Is ‘none of the above’ a ballot paper option?

Few developments provoked a more virulent response ahead of the May 7 general elections than the call by former ANC stalwarts to spoil one’s ballot.
The campaign ‘in defence’ of democracy was launched in Johannesburg about a week ago, calling on citizens to spoil their ballot or to vote ‘tactically’ for a minority party.
Signatories to the campaign include former intelligence minister Ronnie Kasrils, former deputy health minister Nozizwe Madlala-Routledge, former UNISA vice-chancellor Barney Pityana, author Breyten Breytenbach, cartoonist Zapiro and academics Sampie Terreblanche, Devan Pillay and Karl von Holdt.
The campaign is a clear attack on the corruption-tainted ruling party, specifically under the tenure of president Jacob Zuma, and its leading lights have no shortage of ammunition.
Citing the infamous R246 million state-funded security upgrades to Zuma’s private Nkandla home, campaigners also pointed to the Marikana debacle in 2012, among other concerns, in their bid to open debate and ‘deepen the understanding’ of what has gone wrong and what needs to be done to ensure that the constitution is honoured and implemented.
Not surprisingly, the move unleashed a torrent of vitriol, mainly aimed at Karils, with the theme of betrayal deeply resonant. In the words of defence minister Nosiviwe Mapisa-Nqakula, Kasrils’ call is a “betrayal against everything we fought for in this country”.
The real betrayal, at least as far as Kasrils’ detractors are concerned, is less about the tactic of spoiling a vote, but that the campaign is aimed at the ANC. Little wonder that one of the options promoted by the crusade, that of voting for a minority party, “but not the DA”, has drowned in the noise.
As some observers have pointed out, the campaign is aimed specifically at ANC supporters who are no longer happy with their political home, but feel they don’t have an alternative.
The jury may be out on the effectiveness of such a call, but there’s no denying the validity of such a democratic option. Put differently, spoiling a ballot is a greater contribution to democracy than staying at home as it signals support for the democratic process, but not the parties contesting it.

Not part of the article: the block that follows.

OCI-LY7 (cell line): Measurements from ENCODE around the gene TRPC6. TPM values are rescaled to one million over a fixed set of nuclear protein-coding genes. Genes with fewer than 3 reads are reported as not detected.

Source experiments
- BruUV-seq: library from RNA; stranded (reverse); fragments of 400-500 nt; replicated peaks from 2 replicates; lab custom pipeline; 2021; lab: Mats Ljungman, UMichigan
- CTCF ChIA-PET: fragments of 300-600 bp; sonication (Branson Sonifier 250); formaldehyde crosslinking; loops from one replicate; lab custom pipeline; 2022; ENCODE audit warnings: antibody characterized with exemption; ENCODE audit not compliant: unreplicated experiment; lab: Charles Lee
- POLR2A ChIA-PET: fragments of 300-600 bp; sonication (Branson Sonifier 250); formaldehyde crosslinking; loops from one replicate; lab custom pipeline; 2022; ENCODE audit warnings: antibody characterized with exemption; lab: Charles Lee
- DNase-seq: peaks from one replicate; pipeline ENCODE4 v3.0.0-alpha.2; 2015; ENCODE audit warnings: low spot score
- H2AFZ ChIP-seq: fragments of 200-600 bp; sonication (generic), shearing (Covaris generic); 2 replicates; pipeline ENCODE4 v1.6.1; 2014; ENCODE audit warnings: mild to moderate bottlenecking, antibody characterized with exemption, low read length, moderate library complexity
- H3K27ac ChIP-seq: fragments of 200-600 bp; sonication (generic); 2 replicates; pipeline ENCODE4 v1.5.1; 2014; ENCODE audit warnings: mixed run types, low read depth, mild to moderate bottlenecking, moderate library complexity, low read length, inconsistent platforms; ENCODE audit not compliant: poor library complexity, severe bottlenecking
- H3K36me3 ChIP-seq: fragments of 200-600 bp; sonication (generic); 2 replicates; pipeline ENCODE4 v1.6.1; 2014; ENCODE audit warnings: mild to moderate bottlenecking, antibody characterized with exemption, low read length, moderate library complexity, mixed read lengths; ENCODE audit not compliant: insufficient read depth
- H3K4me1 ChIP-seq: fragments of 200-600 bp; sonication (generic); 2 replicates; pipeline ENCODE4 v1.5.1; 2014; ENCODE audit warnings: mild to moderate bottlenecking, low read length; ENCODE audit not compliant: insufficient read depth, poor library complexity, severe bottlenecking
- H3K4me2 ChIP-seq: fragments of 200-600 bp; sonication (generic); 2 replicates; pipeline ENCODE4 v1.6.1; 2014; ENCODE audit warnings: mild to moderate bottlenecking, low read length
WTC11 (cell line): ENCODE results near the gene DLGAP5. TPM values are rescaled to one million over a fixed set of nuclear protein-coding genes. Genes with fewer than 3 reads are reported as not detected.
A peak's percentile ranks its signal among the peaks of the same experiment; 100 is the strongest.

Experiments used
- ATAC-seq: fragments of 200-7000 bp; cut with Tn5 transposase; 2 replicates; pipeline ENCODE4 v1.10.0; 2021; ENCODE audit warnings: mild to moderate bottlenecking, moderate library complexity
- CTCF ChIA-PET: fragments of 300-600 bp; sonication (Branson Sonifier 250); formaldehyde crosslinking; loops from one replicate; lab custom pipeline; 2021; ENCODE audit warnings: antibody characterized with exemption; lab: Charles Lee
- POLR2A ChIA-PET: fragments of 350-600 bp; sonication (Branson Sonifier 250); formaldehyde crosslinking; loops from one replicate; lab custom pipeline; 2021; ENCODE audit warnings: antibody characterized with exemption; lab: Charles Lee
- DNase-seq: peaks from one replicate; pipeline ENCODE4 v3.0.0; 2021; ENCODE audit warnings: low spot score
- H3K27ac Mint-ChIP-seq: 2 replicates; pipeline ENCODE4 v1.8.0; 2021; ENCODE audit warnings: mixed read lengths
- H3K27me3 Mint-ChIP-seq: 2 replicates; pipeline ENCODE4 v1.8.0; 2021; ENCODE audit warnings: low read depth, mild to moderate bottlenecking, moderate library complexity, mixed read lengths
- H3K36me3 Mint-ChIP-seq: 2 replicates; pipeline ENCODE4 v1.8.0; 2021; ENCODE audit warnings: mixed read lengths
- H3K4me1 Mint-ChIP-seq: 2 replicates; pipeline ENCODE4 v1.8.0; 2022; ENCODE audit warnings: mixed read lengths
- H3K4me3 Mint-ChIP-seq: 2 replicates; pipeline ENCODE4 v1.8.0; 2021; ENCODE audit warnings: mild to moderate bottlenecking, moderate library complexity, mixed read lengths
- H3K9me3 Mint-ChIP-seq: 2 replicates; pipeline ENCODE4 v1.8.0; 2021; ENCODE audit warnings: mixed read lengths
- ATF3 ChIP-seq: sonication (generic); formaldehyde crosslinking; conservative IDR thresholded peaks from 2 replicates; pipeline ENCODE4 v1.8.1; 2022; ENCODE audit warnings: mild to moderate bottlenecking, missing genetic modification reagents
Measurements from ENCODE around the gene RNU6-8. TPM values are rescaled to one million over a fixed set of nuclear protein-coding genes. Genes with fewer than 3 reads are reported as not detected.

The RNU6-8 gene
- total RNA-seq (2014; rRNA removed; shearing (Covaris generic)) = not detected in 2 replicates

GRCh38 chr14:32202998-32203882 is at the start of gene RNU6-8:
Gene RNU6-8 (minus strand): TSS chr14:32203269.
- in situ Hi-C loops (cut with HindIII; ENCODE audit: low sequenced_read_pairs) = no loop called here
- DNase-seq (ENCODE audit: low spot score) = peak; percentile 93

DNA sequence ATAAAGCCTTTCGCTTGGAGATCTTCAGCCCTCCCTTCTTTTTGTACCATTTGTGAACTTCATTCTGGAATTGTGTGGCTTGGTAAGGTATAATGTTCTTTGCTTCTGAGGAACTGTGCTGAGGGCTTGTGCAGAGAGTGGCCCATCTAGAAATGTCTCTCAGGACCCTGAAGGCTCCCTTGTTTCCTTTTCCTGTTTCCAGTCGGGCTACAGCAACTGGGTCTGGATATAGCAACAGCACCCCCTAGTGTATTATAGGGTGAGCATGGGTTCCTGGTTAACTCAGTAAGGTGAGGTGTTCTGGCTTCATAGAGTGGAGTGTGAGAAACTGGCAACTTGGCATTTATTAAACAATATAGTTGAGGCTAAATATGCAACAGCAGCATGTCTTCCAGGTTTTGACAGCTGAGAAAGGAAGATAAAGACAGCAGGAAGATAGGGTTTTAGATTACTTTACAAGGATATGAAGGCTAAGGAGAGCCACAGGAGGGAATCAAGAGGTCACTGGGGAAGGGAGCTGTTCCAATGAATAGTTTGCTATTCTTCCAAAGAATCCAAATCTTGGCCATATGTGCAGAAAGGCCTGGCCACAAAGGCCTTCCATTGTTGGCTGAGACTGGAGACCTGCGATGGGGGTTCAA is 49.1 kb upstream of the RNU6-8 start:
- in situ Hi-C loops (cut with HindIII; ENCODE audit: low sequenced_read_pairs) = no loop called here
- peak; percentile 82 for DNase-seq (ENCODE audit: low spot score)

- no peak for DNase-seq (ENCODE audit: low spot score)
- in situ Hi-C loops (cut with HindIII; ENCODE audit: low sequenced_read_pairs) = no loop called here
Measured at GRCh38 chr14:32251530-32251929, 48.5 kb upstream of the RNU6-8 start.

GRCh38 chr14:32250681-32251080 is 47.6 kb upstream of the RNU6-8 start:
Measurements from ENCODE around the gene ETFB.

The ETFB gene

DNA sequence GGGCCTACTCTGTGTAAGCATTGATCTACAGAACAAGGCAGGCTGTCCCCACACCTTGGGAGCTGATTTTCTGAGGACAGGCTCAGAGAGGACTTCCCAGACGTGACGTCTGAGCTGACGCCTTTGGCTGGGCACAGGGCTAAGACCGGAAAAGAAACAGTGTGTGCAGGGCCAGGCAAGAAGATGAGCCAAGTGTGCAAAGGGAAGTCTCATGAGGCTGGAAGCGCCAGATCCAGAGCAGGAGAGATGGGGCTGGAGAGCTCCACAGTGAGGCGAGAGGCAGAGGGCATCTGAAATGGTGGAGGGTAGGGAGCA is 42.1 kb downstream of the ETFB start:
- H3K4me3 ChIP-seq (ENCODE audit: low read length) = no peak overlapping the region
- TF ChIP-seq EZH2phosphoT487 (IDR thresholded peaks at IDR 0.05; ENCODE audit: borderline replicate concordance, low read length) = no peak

Whether South Africa will ever follow the Indian lead, to introduce a ‘none of the above’ option on our ballot papers, remains to be seen. But it sure does widen the democratic choice as it will strip out intended spoilt ballots.

Minority musings
One of the 200-odd parties contesting the May 7 elections is the Ubuntu Party, but we somehow doubt it will benefit from a tactical vote as proposed by the spoilt-ballot campaign.
Having secured the R200 000 deposit to participate in the vote through a global Internet crowd-funding drive, its real challenge is to explain its philosophy of ‘Ubuntu Contributionism’, not to mention its fixation with wanting to do away with the banking system. At face value its rhetoric addressing ‘the source of the economic war’ sounds remarkably like that propounded by one Julius Malema and his red beret brigade, especially when the Ubuntu lot rails against the private banks, the South African Reserve Bank and ‘the private money created out of thin air’.
Much as we can question some of the egalitarian objectives of the party, we love it for spicing up the electoral mix.

Waste Challenge

One of the many challenges facing the city is the landfill site off New England Road. Repeated attempts to manage it better and for it to be converted into an income-generating facility have been stymied. But the deepest irony is that the landfill represents graphically the ‘out of sight, out of mind’ syndrome of Pietermaritzburg residents whose only concern is for their domestic rubbish to be collected, not where it ends up.

Last word
Thanks to Paul Vogt for this contribution from the Washington Post that periodically runs a contest where readers are invited to make up their own words
Glibido: All talk and no action.

Derek Alberts

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